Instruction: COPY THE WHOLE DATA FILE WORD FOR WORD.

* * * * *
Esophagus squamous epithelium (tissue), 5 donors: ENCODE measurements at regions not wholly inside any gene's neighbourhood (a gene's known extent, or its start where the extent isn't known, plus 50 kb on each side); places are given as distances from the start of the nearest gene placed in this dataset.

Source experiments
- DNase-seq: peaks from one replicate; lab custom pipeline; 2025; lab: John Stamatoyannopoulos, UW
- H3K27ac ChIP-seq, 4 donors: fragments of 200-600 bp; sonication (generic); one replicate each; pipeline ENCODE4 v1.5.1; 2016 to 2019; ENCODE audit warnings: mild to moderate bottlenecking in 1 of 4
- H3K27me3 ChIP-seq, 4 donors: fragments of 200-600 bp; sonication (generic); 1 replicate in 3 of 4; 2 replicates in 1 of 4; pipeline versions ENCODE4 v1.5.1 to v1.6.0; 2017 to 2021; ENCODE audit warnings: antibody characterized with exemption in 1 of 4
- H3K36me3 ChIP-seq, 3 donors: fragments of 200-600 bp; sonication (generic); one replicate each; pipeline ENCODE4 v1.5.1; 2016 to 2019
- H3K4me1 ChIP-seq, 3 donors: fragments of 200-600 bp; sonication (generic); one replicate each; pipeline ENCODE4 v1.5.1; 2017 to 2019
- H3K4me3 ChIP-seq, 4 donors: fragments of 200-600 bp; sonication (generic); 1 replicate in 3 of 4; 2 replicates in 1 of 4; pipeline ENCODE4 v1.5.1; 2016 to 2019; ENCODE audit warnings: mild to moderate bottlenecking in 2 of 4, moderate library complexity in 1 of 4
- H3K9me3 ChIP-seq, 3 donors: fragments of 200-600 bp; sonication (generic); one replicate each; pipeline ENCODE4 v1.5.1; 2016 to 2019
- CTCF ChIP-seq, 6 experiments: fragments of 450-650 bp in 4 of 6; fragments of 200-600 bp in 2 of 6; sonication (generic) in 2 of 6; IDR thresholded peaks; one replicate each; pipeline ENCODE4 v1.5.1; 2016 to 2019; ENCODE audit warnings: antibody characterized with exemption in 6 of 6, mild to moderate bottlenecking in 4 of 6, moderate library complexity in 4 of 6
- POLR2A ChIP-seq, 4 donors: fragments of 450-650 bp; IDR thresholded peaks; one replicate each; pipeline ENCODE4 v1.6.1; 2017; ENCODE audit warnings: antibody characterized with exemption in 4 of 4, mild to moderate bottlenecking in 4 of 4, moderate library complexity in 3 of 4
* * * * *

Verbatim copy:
Esophagus squamous epithelium (tissue), 5 donors: ENCODE measurements at regions not wholly inside any gene's neighbourhood (a gene's known extent, or its start where the extent isn't known, plus 50 kb on each side); places are given as distances from the start of the nearest gene placed in this dataset.

Source experiments
- DNase-seq: peaks from one replicate; lab custom pipeline; 2025; lab: John Stamatoyannopoulos, UW
- H3K27ac ChIP-seq, 4 donors: fragments of 200-600 bp; sonication (generic); one replicate each; pipeline ENCODE4 v1.5.1; 2016 to 2019; ENCODE audit warnings: mild to moderate bottlenecking in 1 of 4
- H3K27me3 ChIP-seq, 4 donors: fragments of 200-600 bp; sonication (generic); 1 replicate in 3 of 4; 2 replicates in 1 of 4; pipeline versions ENCODE4 v1.5.1 to v1.6.0; 2017 to 2021; ENCODE audit warnings: antibody characterized with exemption in 1 of 4
- H3K36me3 ChIP-seq, 3 donors: fragments of 200-600 bp; sonication (generic); one replicate each; pipeline ENCODE4 v1.5.1; 2016 to 2019
- H3K4me1 ChIP-seq, 3 donors: fragments of 200-600 bp; sonication (generic); one replicate each; pipeline ENCODE4 v1.5.1; 2017 to 2019
- H3K4me3 ChIP-seq, 4 donors: fragments of 200-600 bp; sonication (generic); 1 replicate in 3 of 4; 2 replicates in 1 of 4; pipeline ENCODE4 v1.5.1; 2016 to 2019; ENCODE audit warnings: mild to moderate bottlenecking in 2 of 4, moderate library complexity in 1 of 4
- H3K9me3 ChIP-seq, 3 donors: fragments of 200-600 bp; sonication (generic); one replicate each; pipeline ENCODE4 v1.5.1; 2016 to 2019
- CTCF ChIP-seq, 6 experiments: fragments of 450-650 bp in 4 of 6; fragments of 200-600 bp in 2 of 6; sonication (generic) in 2 of 6; IDR thresholded peaks; one replicate each; pipeline ENCODE4 v1.5.1; 2016 to 2019; ENCODE audit warnings: antibody characterized with exemption in 6 of 6, mild to moderate bottlenecking in 4 of 6, moderate library complexity in 4 of 6
- POLR2A ChIP-seq, 4 donors: fragments of 450-650 bp; IDR thresholded peaks; one replicate each; pipeline ENCODE4 v1.6.1; 2017; ENCODE audit warnings: antibody characterized with exemption in 4 of 4, mild to moderate bottlenecking in 4 of 4, moderate library complexity in 3 of 4